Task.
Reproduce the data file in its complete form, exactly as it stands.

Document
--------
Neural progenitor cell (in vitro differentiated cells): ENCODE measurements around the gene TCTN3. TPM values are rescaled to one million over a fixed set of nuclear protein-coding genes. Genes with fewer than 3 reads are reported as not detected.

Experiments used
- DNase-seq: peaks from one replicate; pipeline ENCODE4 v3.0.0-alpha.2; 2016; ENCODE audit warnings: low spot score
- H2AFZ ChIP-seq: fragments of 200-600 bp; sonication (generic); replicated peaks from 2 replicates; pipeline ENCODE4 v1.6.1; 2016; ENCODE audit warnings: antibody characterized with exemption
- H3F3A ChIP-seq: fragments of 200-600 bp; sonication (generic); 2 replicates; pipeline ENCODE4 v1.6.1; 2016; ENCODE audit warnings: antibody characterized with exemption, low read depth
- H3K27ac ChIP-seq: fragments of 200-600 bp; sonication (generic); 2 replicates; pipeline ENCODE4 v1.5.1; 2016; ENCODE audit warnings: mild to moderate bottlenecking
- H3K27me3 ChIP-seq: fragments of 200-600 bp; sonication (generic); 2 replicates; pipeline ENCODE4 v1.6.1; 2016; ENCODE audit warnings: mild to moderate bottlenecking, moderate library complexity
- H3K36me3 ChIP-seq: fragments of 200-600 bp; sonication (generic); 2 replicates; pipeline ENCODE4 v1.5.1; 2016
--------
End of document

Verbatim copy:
Neural progenitor cell (in vitro differentiated cells): ENCODE measurements around the gene TCTN3. TPM values are rescaled to one million over a fixed set of nuclear protein-coding genes. Genes with fewer than 3 reads are reported as not detected.

Experiments used
- DNase-seq: peaks from one replicate; pipeline ENCODE4 v3.0.0-alpha.2; 2016; ENCODE audit warnings: low spot score
- H2AFZ ChIP-seq: fragments of 200-600 bp; sonication (generic); replicated peaks from 2 replicates; pipeline ENCODE4 v1.6.1; 2016; ENCODE audit warnings: antibody characterized with exemption
- H3F3A ChIP-seq: fragments of 200-600 bp; sonication (generic); 2 replicates; pipeline ENCODE4 v1.6.1; 2016; ENCODE audit warnings: antibody characterized with exemption, low read depth
- H3K27ac ChIP-seq: fragments of 200-600 bp; sonication (generic); 2 replicates; pipeline ENCODE4 v1.5.1; 2016; ENCODE audit warnings: mild to moderate bottlenecking
- H3K27me3 ChIP-seq: fragments of 200-600 bp; sonication (generic); 2 replicates; pipeline ENCODE4 v1.6.1; 2016; ENCODE audit warnings: mild to moderate bottlenecking, moderate library complexity
- H3K36me3 ChIP-seq: fragments of 200-600 bp; sonication (generic); 2 replicates; pipeline ENCODE4 v1.5.1; 2016